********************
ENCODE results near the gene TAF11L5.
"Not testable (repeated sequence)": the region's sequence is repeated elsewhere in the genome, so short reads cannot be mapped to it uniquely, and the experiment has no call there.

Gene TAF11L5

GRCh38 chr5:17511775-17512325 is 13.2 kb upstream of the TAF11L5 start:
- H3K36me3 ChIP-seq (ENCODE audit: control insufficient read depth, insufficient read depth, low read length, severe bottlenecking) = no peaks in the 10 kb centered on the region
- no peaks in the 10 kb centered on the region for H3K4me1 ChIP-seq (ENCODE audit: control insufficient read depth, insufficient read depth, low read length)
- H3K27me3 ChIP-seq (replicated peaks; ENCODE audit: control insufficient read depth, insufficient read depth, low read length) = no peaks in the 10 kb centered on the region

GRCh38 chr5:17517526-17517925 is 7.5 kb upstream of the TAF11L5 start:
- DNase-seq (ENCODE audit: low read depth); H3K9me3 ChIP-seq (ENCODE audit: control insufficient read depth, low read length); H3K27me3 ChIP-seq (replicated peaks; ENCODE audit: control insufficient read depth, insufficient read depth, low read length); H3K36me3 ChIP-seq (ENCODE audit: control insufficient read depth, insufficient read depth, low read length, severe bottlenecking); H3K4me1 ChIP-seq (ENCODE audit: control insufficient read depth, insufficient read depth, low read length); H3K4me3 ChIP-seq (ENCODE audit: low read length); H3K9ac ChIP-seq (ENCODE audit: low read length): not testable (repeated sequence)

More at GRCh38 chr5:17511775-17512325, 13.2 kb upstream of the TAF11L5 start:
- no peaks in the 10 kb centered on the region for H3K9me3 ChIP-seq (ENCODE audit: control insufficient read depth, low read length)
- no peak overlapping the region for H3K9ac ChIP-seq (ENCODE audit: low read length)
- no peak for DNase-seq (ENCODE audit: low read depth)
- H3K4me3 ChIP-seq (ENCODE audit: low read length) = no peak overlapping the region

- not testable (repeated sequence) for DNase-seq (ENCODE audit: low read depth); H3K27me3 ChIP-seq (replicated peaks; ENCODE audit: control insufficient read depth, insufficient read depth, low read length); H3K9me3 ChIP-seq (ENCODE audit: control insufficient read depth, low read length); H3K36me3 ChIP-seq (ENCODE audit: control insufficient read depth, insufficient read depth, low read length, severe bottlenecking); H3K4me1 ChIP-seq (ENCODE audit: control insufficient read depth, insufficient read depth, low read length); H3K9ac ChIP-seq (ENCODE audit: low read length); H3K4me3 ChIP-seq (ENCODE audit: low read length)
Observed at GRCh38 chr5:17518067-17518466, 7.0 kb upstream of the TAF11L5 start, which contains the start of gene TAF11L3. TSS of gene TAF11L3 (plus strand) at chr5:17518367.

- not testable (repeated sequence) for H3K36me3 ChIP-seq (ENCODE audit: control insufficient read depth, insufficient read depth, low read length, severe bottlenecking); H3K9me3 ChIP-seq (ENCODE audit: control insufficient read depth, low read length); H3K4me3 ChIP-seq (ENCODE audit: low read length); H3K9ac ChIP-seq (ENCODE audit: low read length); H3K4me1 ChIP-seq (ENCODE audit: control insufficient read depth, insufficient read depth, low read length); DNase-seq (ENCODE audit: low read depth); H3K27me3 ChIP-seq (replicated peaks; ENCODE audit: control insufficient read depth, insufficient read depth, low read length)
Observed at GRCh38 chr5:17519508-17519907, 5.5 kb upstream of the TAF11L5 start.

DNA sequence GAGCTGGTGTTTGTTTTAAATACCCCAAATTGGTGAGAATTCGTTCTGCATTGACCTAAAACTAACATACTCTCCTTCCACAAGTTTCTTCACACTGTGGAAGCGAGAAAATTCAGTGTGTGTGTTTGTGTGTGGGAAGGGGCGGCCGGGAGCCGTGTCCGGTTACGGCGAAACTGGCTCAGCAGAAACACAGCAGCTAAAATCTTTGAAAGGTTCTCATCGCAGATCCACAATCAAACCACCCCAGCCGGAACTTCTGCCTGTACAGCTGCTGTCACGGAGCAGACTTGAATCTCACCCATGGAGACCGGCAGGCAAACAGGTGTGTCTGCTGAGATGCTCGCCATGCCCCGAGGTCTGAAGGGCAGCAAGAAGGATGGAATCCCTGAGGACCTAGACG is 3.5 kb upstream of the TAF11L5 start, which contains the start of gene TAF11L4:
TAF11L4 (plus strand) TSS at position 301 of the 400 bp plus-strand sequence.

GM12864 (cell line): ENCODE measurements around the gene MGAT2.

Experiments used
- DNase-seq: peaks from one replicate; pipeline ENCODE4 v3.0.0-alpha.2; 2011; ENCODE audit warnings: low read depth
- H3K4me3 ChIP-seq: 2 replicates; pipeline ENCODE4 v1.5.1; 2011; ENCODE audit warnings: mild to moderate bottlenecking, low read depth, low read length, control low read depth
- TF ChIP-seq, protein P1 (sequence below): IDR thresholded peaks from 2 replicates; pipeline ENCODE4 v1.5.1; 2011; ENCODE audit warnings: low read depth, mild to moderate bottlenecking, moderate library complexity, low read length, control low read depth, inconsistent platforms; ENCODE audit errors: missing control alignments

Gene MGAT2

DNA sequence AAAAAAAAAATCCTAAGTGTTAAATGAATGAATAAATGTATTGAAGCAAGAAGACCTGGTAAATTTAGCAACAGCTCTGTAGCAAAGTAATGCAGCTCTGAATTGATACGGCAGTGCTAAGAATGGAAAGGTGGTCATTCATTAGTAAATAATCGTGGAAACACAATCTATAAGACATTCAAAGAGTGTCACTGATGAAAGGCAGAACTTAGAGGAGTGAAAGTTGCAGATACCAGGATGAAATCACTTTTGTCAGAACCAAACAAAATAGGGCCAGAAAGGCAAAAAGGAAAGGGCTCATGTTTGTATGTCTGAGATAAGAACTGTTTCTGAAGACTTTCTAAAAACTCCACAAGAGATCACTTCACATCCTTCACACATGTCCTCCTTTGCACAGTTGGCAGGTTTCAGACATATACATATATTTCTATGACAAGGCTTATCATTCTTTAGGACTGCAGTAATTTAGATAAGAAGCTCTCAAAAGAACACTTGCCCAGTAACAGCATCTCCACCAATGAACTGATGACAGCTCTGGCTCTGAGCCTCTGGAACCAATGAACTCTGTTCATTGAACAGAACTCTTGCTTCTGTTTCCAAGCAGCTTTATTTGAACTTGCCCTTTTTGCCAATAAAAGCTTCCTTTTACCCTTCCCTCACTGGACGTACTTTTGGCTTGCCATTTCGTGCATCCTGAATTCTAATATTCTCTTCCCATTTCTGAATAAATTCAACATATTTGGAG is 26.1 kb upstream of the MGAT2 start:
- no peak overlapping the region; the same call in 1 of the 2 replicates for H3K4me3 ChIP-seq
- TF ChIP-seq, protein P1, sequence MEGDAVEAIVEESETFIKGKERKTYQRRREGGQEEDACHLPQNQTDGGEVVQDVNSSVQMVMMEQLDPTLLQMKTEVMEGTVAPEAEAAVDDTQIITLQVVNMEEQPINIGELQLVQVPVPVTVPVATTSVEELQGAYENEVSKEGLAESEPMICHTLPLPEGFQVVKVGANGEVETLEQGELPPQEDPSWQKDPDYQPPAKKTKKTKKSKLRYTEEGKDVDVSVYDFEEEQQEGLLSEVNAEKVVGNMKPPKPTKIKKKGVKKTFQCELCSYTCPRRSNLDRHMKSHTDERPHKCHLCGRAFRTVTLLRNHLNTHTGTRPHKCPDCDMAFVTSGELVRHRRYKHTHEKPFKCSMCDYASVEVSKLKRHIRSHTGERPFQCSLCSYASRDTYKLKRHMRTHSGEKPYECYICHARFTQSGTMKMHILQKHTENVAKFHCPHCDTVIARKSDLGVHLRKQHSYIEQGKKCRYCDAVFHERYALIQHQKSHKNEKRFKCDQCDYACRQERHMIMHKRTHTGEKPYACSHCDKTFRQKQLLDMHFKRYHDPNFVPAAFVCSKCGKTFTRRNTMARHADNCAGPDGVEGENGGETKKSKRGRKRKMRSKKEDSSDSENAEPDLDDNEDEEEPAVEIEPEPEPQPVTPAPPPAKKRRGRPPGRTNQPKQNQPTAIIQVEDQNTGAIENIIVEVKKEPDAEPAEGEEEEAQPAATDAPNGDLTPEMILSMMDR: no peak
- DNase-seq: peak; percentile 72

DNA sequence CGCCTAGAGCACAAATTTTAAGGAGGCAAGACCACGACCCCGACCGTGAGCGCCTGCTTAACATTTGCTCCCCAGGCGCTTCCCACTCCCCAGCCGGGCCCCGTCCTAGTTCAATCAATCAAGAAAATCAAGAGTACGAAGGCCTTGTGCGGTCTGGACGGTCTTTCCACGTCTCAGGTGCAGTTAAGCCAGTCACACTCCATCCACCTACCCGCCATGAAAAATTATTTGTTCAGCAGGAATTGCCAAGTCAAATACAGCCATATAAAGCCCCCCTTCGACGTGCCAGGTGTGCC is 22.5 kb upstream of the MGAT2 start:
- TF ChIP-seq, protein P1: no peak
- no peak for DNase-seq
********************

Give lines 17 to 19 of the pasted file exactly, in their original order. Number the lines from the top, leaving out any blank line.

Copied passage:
- not testable (repeated sequence) for H3K36me3 ChIP-seq (ENCODE audit: control insufficient read depth, insufficient read depth, low read length, severe bottlenecking); H3K9me3 ChIP-seq (ENCODE audit: control insufficient read depth, low read length); H3K4me3 ChIP-seq (ENCODE audit: low read length); H3K9ac ChIP-seq (ENCODE audit: low read length); H3K4me1 ChIP-seq (ENCODE audit: control insufficient read depth, insufficient read depth, low read length); DNase-seq (ENCODE audit: low read depth); H3K27me3 ChIP-seq (replicated peaks; ENCODE audit: control insufficient read depth, insufficient read depth, low read length)
Observed at GRCh38 chr5:17519508-17519907, 5.5 kb upstream of the TAF11L5 start.

DNA sequence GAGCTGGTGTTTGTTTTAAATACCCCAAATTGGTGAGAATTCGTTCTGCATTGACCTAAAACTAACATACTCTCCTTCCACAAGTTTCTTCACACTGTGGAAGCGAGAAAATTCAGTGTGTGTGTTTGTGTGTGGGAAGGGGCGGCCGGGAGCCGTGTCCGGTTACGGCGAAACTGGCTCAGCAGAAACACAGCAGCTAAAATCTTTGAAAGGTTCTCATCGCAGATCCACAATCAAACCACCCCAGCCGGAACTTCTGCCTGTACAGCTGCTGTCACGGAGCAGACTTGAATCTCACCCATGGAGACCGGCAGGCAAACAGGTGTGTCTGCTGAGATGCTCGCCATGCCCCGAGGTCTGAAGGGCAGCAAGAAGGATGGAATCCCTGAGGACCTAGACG is 3.5 kb upstream of the TAF11L5 start, which contains the start of gene TAF11L4: